The Apologist, Facebook, and Snarky Comments

I first heard the word apologist as an adult living in Decatur, Alabama. It is the title of a class or group meeting where Catholics learn how to defend their faith against comments and attacks. I thought the base word, apology, seemed wrong. Why feel the need to apologize for something you believe in or live?

I do it all the time but not about religion.

Someone saw my husband’s car with my brother’s old Vanderbilt sticker on the back windshield after we first married. We bought that car from him with well over 100,000 miles on it. We needed a commuter car. My social neighbors saw it, also found out my dad was a doctor, and invited me to a social event. I played it down the whole time. Pooh poohed our family’s participation in a country club. This was in the ‘80s, so even a general practitioner in a small town lended prestige. I wanted to hide it all.

I have written about my father and his determination that his children appreciate people of all walks of life. His kindness shone like a bright light, illuminating the specialness of people regardless of their status in the world. But I went overboard to appear one-of-the-crowd. I became the world’s biggest apologist.

You like my new bauble? I got it cheap from TJ Maxx! This old thing? It was 65% off at the clearance Dillards. My dining room is impressive? I could only afford the window treatments because I made them myself. Oh, and I couldn’t have done it without my cousin, Doug Augustin, who taught me everything I know.

On and on.

Why can’t I just say thank you, accepting the compliment, and move on?

Recently I found myself apologizing for being on social media. For enjoying Facebook.

“I don’t get into that silliness,” someone sniffed. (Silliness is one of the milder of the criticisms I have heard of late.) Needless to say, each time, the apologist has emerged, brandishing her defense of something that really could be criticized in the very terms of the accused.

Because there is a dark side to social media. Oh, not the stalking thing or the privacy thing. I know they are scary, but I take those risks with open eyes. Sort of.

What I am referring to is the oftentimes deep-seated issues people carry that erupt on posts.

Which leads me to the snarky comments, alas.

One downside to social media is its propensity for anonymity. People can comment, scold, and hurt people without expressly confronting them. I see this stuff all the time, sometimes comments, sometimes in memes: “Uh, fat woman at Walmart, you are giving me road rage in the aisles.” (This one usually has a photo of an obese person dressed shabbily.) “I don’t talk to stupid.” “Sometimes it’s not family but friends who appreciate you. Cut the naysayers.” And so on. Fighting with each other with sound bites. I have received them, or sometimes just think they are targeted at me, and it cuts like a knife.

So I usually ignore them, scrolling past wishing people were kinder. I rarely unfriend, and never for such a small infraction. Because, you see, I quite enjoy Facebook. It’s like discourse that polite society can indulge in with solitude that used to take letters and travel to accomplish. And, with polite society, there are things better left unsaid, things that hurt people even if unbeknownst to the perpetrator. People just don’t get that anymore; our human communication seems broken. Much of this is due to social media, of course. Hiding behind words. Behind computers and phones.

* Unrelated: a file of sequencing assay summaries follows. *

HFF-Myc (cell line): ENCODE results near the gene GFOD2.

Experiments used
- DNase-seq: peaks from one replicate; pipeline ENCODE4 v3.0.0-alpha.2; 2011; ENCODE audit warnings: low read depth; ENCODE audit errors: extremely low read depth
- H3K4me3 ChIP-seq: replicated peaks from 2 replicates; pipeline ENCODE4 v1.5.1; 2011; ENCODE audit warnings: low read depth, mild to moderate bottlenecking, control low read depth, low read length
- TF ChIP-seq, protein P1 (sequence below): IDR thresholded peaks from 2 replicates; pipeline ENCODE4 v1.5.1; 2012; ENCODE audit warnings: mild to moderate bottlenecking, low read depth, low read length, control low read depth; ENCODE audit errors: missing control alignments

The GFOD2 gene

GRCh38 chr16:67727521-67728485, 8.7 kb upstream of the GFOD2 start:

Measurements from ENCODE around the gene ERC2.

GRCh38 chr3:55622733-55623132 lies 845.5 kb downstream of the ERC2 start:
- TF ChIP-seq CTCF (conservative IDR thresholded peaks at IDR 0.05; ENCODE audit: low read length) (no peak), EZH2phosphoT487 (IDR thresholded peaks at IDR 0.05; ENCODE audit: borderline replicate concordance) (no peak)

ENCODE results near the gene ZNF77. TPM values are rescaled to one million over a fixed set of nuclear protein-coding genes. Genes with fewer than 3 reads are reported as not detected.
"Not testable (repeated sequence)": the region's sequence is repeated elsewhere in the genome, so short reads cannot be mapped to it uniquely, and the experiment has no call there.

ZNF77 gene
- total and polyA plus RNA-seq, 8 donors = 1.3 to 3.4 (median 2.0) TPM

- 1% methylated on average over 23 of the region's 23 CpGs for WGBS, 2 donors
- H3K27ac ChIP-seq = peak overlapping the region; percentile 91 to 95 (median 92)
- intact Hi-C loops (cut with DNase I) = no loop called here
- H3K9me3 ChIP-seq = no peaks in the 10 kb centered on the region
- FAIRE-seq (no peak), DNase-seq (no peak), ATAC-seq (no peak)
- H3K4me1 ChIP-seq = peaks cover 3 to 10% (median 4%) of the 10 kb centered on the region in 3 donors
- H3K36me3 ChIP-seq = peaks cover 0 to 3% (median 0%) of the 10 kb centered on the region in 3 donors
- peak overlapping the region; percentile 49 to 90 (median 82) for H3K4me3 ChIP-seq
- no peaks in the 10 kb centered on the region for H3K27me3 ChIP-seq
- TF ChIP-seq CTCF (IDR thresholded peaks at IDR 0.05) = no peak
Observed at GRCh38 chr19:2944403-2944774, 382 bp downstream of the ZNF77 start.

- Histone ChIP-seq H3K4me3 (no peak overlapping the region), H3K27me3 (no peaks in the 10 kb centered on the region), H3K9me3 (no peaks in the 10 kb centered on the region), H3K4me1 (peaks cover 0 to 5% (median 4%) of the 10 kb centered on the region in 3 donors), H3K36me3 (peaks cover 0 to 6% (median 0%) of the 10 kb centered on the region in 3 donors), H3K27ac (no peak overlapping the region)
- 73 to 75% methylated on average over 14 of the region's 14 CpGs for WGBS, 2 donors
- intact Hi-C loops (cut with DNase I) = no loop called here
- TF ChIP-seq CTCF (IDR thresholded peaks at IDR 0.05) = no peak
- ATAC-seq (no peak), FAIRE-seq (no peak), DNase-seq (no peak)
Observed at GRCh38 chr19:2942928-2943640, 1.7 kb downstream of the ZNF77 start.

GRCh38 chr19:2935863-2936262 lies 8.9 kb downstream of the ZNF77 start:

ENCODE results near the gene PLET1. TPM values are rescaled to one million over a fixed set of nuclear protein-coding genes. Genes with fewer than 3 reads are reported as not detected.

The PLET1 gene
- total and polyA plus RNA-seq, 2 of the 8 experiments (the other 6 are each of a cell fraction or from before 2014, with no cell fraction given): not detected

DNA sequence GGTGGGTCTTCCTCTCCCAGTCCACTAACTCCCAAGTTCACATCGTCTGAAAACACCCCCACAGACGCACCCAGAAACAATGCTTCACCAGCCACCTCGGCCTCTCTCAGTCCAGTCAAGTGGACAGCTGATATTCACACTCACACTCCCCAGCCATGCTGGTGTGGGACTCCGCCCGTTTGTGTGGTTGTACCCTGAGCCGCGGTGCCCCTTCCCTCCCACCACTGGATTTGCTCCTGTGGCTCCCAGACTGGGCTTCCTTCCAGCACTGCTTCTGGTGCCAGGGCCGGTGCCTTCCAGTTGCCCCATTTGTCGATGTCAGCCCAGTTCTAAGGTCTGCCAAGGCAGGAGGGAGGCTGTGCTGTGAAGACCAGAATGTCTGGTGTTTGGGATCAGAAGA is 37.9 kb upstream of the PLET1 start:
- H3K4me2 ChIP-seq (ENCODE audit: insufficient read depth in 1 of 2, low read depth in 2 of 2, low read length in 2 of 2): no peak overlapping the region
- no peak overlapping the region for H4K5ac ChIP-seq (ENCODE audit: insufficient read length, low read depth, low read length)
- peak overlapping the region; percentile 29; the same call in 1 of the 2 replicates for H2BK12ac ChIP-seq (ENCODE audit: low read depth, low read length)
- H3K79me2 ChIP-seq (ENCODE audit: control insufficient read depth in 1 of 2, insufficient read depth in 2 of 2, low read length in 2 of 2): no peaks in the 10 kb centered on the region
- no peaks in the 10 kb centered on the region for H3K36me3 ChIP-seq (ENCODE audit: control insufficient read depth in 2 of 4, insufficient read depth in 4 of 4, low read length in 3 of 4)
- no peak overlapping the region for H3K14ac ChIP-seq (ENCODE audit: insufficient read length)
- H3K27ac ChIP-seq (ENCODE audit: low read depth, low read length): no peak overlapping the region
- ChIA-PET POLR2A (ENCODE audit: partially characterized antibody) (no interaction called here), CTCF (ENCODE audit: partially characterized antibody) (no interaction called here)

Yet, there is a brighter side to social media that I navigate because it brings joy. With my writing career, Facebook and social media have been a lifeline. I have found my like-minded soul mates, my writer friends. Being on a farm in a wee town in Tennessee was depressingly isolated until along came Amy Wise and her band of merry writers. From them came musicians, folks in the public eye, some famous folks. From her came lifelong friendships too, like with Mark McEwen, who inspires me over and over with his grand delight in life, his kindness, and his words of wisdom. I laugh when I think that we are friends second or third removed. Kind of like the seven degrees of Kevin Bacon. That’s me and Mark. Friends from Facebook, oh yeah.

As I approach 53, I realize now, today, that I don’t have to be an apologist any longer.

To people who don’t read my words and plainly just don’t know me, I won’t backpedal anymore. When it comes to politics, I am an op-ed writer, so I will share my feelings on certain aspects when issues arise. I am not targeting anyone but people in the public eye and pertinent legislation. Taking my comments personally where they are not intended is someone else’s problem, not mine. I won’t hide behind anonymity. And neither will I put up with others’. I just won’t participate in people’s public bashing or rows with friends and siblings in innuendo-filled comments.

I am a champion of my friends and will sing their praises to the hills (even if they are well-known). I will promote friends’ books, blogs, records, or shows because I am proud to do so! If you don’t like to hear or see these things, please scroll past me on Facebook or unfriend me (if you must).

So thank you Facebook friends, like Amy Ferris, Hollye Dexter, Madge Stein Woods, Deborah Jiang-Stein, Elizabeth Geitz, Lisa Phillips, Zetta Brown, Maya Spier Stiles North, Jean Sheldon, Yvonne Foster, Marilyn Lee, Roger Jackson, Eizabeth Kennedy Blackstone, Linda Heller, & Carol Butler Crawley, who have made me unafraid to speak out for important things. I will forever be grateful for the voice you helped me find.

Thank you, Facebook. You may be the root of most social evils, but for me, you have been a godsend.

Share